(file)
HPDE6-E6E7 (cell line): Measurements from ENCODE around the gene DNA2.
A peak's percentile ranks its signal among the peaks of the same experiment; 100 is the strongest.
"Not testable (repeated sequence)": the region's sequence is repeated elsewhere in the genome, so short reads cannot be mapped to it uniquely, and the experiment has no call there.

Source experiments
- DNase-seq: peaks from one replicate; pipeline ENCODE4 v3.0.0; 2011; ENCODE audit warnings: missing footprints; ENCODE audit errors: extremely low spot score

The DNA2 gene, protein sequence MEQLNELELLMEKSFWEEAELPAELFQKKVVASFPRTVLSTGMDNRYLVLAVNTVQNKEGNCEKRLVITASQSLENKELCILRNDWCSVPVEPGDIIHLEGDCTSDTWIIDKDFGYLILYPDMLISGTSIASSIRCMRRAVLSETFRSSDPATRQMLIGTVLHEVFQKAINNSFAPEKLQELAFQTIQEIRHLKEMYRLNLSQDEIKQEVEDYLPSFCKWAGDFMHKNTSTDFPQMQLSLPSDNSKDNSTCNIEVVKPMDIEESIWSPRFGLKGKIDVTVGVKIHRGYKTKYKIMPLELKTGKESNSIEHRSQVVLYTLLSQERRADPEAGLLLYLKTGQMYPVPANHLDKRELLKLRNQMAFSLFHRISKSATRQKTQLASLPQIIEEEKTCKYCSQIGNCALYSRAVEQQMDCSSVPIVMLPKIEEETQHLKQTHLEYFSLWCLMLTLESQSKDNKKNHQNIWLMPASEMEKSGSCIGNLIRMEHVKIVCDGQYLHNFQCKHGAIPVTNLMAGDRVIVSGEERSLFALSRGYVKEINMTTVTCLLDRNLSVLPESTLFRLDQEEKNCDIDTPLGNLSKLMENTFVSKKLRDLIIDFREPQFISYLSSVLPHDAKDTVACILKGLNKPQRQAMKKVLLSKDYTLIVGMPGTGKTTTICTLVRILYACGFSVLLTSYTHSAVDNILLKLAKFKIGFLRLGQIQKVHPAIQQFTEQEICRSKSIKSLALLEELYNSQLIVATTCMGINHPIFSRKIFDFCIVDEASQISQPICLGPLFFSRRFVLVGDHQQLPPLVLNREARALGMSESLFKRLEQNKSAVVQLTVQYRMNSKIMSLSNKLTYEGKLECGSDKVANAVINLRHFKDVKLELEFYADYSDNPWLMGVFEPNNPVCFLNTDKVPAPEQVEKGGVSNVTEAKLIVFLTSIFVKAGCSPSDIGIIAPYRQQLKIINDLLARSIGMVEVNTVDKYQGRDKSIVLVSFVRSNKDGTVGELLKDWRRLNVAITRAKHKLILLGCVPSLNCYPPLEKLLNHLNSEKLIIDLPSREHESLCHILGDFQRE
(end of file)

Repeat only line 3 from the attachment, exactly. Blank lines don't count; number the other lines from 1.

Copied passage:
"Not testable (repeated sequence)": the region's sequence is repeated elsewhere in the genome, so short reads cannot be mapped to it uniquely, and the experiment has no call there.